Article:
At least one deity of paramount importance in Lovecraft, Nyarlathotep, has nothing corresponding to him in the Simon Necronomicon, as is the case with various minor creations of Lovecraft's that one might expect to put in an appearance, such as Yig, Nug and Yeb, Ghatanothoa, or Rhan-Tegoth, whereas several of the most important Mesopotamian deities in the volume have no corresponding deity in Lovecraft. These include: MARDUK, TIAMAT, PAZUZU, ENKI, NANNA, and INANNA (ISHTAR). Likewise, the various alien races invented by Lovecraft have no place in Simon's Necronomicon, while a host of supernatural creatures from Mesopotamian cultures, with no answering form in Lovecraft, figure prominently.

Another questionable assertion that Simon makes is as follows:

Lovecraft's mythos deals with what are known as chthonic dieties [sic], that is, underworld gods and goddesses, much like the Leviathan of the Old Testament. The pronunciation of chthonic is 'katonic', which explains Lovecraft's famous Miskatonic River and Miskatonic University, not to mention the chief diety [sic] of his pantheon, Cthulhu, a sea monster who lies, "not dead, but dreaming" below the world; an Ancient One and supposed enemy of Mankind and the intelligent Race.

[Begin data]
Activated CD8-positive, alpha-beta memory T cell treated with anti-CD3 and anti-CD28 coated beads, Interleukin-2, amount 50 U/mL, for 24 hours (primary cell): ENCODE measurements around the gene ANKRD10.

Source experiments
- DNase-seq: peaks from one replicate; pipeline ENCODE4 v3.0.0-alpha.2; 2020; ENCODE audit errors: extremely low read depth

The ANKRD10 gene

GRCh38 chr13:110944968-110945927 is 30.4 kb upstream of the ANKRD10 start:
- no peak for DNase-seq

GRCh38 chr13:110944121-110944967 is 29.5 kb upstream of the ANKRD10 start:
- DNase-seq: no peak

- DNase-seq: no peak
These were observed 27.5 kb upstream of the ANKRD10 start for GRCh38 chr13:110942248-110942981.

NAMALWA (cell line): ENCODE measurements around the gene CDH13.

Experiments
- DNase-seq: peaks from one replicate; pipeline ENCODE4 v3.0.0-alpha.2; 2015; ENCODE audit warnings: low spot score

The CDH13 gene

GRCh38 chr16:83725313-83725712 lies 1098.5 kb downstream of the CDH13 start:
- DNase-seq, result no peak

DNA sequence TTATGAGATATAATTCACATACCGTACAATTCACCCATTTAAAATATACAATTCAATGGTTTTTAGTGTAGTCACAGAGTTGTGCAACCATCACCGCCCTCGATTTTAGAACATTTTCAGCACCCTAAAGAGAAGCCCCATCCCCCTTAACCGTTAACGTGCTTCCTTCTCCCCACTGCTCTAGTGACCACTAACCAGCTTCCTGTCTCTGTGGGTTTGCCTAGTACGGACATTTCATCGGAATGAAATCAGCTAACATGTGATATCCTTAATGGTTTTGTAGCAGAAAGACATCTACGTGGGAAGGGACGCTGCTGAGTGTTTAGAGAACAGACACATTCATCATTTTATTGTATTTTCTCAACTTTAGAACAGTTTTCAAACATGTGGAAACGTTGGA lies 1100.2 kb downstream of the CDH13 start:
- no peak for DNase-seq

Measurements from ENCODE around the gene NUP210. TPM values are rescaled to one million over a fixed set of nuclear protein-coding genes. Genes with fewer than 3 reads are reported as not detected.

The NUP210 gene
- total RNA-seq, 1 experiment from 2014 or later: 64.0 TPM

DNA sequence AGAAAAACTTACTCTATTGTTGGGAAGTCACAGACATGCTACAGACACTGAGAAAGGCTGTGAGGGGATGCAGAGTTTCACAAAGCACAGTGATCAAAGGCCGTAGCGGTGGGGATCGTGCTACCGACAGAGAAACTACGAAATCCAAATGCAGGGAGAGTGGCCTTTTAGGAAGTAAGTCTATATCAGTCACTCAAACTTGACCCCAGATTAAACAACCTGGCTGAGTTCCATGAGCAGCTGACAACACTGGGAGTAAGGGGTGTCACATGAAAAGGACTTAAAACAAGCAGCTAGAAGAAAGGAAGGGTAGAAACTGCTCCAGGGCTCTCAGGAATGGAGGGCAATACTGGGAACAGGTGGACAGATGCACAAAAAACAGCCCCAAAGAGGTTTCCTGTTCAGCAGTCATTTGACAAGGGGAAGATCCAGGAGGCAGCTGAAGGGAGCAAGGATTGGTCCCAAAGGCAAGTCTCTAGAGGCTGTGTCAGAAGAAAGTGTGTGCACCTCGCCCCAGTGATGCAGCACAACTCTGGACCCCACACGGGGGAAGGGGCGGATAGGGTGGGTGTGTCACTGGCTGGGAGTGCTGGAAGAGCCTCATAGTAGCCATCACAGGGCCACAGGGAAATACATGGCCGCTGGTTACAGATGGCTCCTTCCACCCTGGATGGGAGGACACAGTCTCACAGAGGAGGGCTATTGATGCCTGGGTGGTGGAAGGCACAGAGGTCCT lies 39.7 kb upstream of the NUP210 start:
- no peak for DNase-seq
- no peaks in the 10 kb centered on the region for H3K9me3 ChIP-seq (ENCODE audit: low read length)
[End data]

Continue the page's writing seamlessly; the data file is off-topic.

There is quite a number of problems with this statement:

Most readers seem to find the portion labelled "The Testimony of the Mad Arab" to work effectively as Lovecraftian fiction. Many claim that the volume works wonders in the area of magick, regardless of whether the factual claims made regarding its origins are fraudulent or not. This is fully consistent with modern theories of magick.

In addition to the inexpensive paperback edition, the Simon Necronomicon was also released in an expensive leatherbound edition of 666 copies, followed by another of 3,333 copies.

There is also a Simon Necronomicon Spellbook (originally titled The Necronomicon Report), which gives a more récipé-like approach to the section "The Book of Fifty Names". Another such volume, The Gates of the Necronomicon, was also announced for publication, but apparently never appeared. Avon has recently re-issued the Spellbook.

The Simon Necronomicon exists in pirated form on the Web:

The Simon Necronomicon (not currently up).
The Simon Necronomicon.
The Simon Necronomicon.
The Simon Necronomicon (Russia; dead).

Or for a text-only version presented by the Coroner:

The Simon Necronomicon (dead).
The Simon Necronomicon.
The Simon Necronomicon (Poland; text file).
The Simon Necronomicon (gopher text).

Those interested in its validity may also wish to see:

Comments on the Necronomicon